CDMA is only used in a single country, one where Android is massively underrepresented, and it binds you to a single SoC vendor.

    • taoistextremist a year ago

      >CDMA is only used in a single country

      As far as I'm aware, two Chinese carriers, China Mobile and China Telecom, use CDMA. China Telecom I believe for everything, China Mobile for its 3G (4G in general is a bit harder to come by there in my experience, so often the only option for mobile data is 3G).

      • kuschku a year ago

        You mean WCDMA? That's usual.

        But the US uses CDMA instead of GSM for audio and SMS content.

        • taoistextremist a year ago

          I was wrong about China Mobile, it is just WCDMA, but China Telecom is using CDMA.

  • kalleboo a year ago

    That's a problem that will solve itself as CDMA gets shutdown in favor of LTE.

    We're already seeing this transition happen in other markets - in Japan, while KDDI is still running their 3G CDMA network, new iPhone models are not being provisioned to connect to it, using solely LTE (thanks to the LTE coverage being superior as they can use the low spectrum freed up by analog TV).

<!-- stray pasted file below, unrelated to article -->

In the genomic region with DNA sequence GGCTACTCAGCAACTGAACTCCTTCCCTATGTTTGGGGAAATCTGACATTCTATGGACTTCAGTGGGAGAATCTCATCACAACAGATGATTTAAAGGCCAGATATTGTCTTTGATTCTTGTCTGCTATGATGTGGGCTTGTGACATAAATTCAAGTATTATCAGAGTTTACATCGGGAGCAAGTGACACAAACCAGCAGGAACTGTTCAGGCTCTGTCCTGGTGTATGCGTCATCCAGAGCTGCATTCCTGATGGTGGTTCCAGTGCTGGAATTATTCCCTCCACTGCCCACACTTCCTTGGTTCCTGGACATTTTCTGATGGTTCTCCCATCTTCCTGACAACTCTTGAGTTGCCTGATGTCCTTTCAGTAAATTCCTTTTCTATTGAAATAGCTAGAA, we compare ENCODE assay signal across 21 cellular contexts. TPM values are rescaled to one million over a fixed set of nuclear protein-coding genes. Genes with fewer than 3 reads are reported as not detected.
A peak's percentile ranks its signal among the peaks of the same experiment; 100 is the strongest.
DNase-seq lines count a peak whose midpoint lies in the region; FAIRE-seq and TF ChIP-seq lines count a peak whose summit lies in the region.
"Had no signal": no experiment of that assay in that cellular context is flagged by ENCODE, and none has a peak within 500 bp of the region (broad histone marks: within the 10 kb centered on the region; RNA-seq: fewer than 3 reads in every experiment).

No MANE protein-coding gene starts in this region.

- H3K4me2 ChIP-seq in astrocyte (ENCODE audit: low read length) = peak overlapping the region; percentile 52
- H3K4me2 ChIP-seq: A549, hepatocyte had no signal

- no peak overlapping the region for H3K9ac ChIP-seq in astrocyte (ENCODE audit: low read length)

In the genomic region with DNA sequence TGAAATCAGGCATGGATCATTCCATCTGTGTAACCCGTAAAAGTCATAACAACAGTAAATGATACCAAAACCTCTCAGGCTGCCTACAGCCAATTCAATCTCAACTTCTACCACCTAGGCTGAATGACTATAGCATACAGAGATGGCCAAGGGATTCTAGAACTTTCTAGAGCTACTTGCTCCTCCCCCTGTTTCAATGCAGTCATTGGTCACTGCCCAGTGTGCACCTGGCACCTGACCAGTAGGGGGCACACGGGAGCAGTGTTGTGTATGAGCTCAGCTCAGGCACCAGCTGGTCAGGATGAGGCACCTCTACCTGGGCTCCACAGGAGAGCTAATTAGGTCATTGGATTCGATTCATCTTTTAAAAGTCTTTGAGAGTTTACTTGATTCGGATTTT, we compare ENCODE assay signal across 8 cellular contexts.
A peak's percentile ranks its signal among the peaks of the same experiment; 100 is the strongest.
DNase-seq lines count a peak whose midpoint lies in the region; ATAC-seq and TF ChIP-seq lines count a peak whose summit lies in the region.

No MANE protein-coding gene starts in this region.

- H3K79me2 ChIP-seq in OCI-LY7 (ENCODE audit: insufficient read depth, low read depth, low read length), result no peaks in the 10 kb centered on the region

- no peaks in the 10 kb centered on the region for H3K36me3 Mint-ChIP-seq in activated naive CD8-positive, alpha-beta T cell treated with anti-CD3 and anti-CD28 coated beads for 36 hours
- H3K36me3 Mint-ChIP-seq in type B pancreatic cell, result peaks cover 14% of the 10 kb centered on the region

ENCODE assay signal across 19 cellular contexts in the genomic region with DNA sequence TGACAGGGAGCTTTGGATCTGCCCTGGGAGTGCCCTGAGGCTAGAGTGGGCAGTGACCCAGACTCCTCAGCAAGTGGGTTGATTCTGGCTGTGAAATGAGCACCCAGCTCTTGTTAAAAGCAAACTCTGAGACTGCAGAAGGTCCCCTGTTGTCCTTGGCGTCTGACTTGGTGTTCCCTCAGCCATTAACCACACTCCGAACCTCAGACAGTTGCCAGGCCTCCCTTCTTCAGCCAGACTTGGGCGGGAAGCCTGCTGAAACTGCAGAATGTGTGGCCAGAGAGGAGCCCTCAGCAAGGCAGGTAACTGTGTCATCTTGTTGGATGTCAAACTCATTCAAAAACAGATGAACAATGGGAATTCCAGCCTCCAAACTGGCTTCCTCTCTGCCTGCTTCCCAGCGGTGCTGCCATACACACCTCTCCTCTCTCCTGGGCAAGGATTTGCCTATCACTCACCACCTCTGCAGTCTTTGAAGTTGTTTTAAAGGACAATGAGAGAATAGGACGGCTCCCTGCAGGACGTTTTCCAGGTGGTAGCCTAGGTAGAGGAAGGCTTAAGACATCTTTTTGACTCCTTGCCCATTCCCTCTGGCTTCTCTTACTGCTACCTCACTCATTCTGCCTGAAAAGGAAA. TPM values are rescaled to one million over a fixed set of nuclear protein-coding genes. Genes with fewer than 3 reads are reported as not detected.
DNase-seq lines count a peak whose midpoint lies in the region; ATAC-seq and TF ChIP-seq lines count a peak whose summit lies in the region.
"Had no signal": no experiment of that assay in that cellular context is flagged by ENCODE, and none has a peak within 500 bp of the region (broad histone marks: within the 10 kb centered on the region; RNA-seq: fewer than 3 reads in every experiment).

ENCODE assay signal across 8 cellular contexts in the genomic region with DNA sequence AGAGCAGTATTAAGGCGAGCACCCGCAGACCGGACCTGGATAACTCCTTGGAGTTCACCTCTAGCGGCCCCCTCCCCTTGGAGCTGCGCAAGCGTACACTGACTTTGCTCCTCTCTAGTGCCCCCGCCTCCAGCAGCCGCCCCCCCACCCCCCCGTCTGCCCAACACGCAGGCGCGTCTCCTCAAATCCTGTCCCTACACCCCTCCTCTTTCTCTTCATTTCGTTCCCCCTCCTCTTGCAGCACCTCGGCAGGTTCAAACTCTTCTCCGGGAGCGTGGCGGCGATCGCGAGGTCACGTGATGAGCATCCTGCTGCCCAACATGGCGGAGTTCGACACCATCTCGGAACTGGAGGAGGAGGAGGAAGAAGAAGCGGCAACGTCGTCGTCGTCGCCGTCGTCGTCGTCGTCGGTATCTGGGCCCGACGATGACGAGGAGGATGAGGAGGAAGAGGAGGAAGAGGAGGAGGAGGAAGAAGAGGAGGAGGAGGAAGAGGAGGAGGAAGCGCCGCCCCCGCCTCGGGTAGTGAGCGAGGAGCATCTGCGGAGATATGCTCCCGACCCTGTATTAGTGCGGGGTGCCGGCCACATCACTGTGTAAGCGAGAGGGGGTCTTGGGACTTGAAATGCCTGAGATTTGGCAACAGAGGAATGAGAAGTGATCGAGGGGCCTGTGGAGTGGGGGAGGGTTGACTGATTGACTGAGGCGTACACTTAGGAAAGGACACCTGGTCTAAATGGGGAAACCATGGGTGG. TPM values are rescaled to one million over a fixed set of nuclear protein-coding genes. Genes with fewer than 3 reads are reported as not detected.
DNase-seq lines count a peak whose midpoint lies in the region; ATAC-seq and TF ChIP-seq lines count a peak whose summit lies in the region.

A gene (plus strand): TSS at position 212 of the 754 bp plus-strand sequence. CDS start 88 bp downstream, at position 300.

What does LTE-only coverage look like on Verizon? Do you miss out on much if you pop a Verizon SIM in a device without CDMA? And do they support VoLTE?

    • taoistextremist a year ago

      When I go to more rural areas I find LTE isn't as frequently available on Verizon. I'm not sure if they're still eventually planning on expanding coverage there or if they've abandoned any plans given other carriers have filled the market.

abimaelmartell a year ago

Didn't knew that Nokia still sells smartphones :O

EDIT: added the still

  • zokier a year ago

    Strictly speaking Nokia isn't selling smartphones, HMD is. Nokia itself it primarily an IP company, the Nokia brand being part of that IP. Nokias business-model is about licensing their precious IP to other companies, in this case to HMD.

    • ironjunkie a year ago

      Not at all. There are more than 100k employees in Nokia as of today.

      Nokia is a B2B company that sells most of the backbone equipment for telecom (Those 4/5G stations, every other Service Routers or core routers out there, etc etc ).

      The acquisition of Alcatel-Lucent in 2016 helped a lot here.

      • zokier a year ago

        Oh, right. To my defense, I feel like NSN always has been bit distanced from Nokia proper